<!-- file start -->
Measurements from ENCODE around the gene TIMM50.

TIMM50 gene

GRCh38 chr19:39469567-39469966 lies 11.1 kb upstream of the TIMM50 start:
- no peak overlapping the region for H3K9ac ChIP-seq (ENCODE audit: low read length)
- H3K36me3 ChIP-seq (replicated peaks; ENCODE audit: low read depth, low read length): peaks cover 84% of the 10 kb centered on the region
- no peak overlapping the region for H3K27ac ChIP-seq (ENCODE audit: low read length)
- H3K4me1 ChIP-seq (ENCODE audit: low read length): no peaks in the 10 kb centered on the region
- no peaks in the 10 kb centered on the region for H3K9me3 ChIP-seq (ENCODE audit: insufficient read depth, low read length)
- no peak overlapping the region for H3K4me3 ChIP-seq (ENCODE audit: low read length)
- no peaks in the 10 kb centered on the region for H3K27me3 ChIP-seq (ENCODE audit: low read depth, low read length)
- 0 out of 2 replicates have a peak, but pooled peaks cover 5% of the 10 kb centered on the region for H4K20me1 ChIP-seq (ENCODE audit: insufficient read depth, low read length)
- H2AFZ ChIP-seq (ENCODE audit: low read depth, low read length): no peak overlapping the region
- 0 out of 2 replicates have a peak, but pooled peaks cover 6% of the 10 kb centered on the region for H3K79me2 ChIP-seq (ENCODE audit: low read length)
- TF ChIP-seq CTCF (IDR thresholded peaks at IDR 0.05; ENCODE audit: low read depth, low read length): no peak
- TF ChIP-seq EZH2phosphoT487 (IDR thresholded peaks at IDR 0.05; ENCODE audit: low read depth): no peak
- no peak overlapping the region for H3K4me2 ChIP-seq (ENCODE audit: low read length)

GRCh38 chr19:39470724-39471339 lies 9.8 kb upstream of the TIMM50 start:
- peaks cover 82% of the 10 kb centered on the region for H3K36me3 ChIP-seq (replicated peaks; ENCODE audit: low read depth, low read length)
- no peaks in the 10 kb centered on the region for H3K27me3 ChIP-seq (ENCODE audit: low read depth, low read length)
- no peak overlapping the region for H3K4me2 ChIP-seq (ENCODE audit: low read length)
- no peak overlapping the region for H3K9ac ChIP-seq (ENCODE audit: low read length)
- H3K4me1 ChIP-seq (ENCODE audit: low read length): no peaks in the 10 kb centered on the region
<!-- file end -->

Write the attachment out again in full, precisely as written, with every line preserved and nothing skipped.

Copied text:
Measurements from ENCODE around the gene TIMM50.

TIMM50 gene

GRCh38 chr19:39469567-39469966 lies 11.1 kb upstream of the TIMM50 start:
- no peak overlapping the region for H3K9ac ChIP-seq (ENCODE audit: low read length)
- H3K36me3 ChIP-seq (replicated peaks; ENCODE audit: low read depth, low read length): peaks cover 84% of the 10 kb centered on the region
- no peak overlapping the region for H3K27ac ChIP-seq (ENCODE audit: low read length)
- H3K4me1 ChIP-seq (ENCODE audit: low read length): no peaks in the 10 kb centered on the region
- no peaks in the 10 kb centered on the region for H3K9me3 ChIP-seq (ENCODE audit: insufficient read depth, low read length)
- no peak overlapping the region for H3K4me3 ChIP-seq (ENCODE audit: low read length)
- no peaks in the 10 kb centered on the region for H3K27me3 ChIP-seq (ENCODE audit: low read depth, low read length)
- 0 out of 2 replicates have a peak, but pooled peaks cover 5% of the 10 kb centered on the region for H4K20me1 ChIP-seq (ENCODE audit: insufficient read depth, low read length)
- H2AFZ ChIP-seq (ENCODE audit: low read depth, low read length): no peak overlapping the region
- 0 out of 2 replicates have a peak, but pooled peaks cover 6% of the 10 kb centered on the region for H3K79me2 ChIP-seq (ENCODE audit: low read length)
- TF ChIP-seq CTCF (IDR thresholded peaks at IDR 0.05; ENCODE audit: low read depth, low read length): no peak
- TF ChIP-seq EZH2phosphoT487 (IDR thresholded peaks at IDR 0.05; ENCODE audit: low read depth): no peak
- no peak overlapping the region for H3K4me2 ChIP-seq (ENCODE audit: low read length)

GRCh38 chr19:39470724-39471339 lies 9.8 kb upstream of the TIMM50 start:
- peaks cover 82% of the 10 kb centered on the region for H3K36me3 ChIP-seq (replicated peaks; ENCODE audit: low read depth, low read length)
- no peaks in the 10 kb centered on the region for H3K27me3 ChIP-seq (ENCODE audit: low read depth, low read length)
- no peak overlapping the region for H3K4me2 ChIP-seq (ENCODE audit: low read length)
- no peak overlapping the region for H3K9ac ChIP-seq (ENCODE audit: low read length)
- H3K4me1 ChIP-seq (ENCODE audit: low read length): no peaks in the 10 kb centered on the region